India’s 1.1 billion population is one of the world’s prime targets for marketers, even if hundreds of millions live on the mythical dollar-per-day. Just the point-one part of its population is double that of South Africa.
The estimate of David Banford, founder of The Wine Society of India, is that India is home to about 25 million potential wine consumers. In the context of a billion-plus population that number barely amounts to a rounding error.
He faces many challenges in developing a wine culture, not least of which is the cost of wine as a result of outrageous federal and provincial taxes applied to wine. As a rule of thumb, a product that leaves the winery at $3.00 will cost the consumer a multiple of at least 15 times that by the time it appears in a shop.
I understand that trade negotiations are in progress.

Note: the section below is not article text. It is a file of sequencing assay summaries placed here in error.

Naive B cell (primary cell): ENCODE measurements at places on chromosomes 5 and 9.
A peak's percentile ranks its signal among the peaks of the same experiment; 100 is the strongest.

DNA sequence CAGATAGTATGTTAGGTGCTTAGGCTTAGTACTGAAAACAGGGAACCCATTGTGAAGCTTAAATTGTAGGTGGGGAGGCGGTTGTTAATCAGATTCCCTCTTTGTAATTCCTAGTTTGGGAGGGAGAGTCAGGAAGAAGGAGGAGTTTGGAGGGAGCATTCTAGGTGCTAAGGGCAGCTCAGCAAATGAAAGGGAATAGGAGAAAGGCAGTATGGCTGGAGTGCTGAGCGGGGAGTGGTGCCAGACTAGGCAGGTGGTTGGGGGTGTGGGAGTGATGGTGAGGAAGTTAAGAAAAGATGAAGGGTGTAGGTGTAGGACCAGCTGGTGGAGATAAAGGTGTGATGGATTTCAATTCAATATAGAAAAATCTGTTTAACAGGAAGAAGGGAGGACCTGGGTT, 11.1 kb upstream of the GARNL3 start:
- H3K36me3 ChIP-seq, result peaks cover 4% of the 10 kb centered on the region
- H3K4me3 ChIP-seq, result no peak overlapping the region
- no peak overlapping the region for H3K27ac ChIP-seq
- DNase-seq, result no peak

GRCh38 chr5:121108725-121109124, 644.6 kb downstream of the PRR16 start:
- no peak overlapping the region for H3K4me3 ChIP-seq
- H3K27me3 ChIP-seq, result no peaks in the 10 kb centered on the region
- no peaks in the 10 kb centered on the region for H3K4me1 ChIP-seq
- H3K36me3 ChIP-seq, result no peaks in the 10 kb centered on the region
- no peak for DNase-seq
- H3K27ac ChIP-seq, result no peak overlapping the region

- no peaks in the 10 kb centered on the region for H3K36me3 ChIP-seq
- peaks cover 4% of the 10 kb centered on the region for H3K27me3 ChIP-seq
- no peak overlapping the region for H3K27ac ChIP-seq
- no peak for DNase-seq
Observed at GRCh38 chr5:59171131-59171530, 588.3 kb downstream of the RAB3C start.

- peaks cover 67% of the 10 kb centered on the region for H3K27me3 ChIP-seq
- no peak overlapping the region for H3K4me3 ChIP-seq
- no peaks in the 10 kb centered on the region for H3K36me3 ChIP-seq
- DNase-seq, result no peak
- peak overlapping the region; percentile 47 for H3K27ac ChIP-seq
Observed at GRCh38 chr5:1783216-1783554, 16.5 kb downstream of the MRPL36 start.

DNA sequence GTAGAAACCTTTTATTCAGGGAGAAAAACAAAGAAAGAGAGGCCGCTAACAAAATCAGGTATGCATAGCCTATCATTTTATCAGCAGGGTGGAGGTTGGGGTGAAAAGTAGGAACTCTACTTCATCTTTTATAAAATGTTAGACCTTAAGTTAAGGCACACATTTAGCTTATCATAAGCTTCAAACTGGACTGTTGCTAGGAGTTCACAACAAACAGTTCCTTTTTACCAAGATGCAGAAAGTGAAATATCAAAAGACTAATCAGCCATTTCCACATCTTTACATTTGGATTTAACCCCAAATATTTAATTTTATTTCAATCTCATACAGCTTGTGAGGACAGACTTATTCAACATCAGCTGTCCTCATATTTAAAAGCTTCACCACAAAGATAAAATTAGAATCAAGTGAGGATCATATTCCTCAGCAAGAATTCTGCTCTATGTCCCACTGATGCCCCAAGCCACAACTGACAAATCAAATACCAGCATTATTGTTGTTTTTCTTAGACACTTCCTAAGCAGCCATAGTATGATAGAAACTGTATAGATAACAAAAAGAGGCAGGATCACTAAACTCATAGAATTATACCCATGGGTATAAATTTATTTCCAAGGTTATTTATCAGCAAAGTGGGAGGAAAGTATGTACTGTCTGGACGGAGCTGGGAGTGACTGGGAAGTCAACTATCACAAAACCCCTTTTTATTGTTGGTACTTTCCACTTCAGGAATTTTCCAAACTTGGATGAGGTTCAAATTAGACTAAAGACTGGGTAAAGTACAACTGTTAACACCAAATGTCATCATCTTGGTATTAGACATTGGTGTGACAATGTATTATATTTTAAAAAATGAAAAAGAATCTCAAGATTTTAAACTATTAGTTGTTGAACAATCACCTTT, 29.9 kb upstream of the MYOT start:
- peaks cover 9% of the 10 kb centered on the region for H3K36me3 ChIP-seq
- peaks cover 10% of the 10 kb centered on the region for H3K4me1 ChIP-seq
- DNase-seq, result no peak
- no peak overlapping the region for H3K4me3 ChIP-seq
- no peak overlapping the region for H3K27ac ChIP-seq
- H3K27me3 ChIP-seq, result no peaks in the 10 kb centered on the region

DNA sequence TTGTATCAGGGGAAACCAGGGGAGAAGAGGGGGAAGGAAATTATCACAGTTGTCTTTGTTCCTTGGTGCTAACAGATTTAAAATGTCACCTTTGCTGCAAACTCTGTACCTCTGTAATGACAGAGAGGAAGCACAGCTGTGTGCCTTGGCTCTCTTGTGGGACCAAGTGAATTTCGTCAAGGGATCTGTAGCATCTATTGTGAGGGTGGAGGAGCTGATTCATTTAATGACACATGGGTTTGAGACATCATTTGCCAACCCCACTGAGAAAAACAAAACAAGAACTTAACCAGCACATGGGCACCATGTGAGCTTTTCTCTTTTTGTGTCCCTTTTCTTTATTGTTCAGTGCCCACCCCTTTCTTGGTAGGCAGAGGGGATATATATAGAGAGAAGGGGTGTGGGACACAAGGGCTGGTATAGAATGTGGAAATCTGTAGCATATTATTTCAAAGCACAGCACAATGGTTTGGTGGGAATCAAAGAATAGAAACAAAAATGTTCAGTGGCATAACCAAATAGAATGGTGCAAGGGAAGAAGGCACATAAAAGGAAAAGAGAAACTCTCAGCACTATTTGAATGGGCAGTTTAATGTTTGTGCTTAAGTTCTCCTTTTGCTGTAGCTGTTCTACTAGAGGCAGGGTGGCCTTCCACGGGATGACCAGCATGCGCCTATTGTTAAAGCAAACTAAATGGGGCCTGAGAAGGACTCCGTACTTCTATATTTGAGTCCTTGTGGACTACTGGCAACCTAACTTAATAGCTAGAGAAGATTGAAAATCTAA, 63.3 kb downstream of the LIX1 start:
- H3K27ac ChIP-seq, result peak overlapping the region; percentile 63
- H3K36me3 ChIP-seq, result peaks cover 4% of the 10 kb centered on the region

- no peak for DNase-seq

Another company busy with a conversion drive is Proctor & Gamble, which probably has a bigger marketing budget than an accumulation of the entire world’s wine industry. While they face similar cultural issues as The Wine Society of India, they don’t get beaten up by India’s Revenue Service. They have dropped the price of the Gillette Mach 3 to Rs 125 (about $2.70), which is a quarter of the price of the same item in South Africa.
This week Gillette/P&G launched W.A.L.S. – Women Against the Lazy Shavers – with Bollywood actresses Neha Dhupia, Mugdha Godse and Manisha Lamba as ambassadors. Basically, what these hotties are communicating is “lose the mooch or there’ll be no smooch”.
It’s a clever way of changing cultural attitudes towards shaving, which is not as widespread a practice in India as they would like. Short of offering The Very Sexy Shiraz to his members, Banford may not have the same options open to him.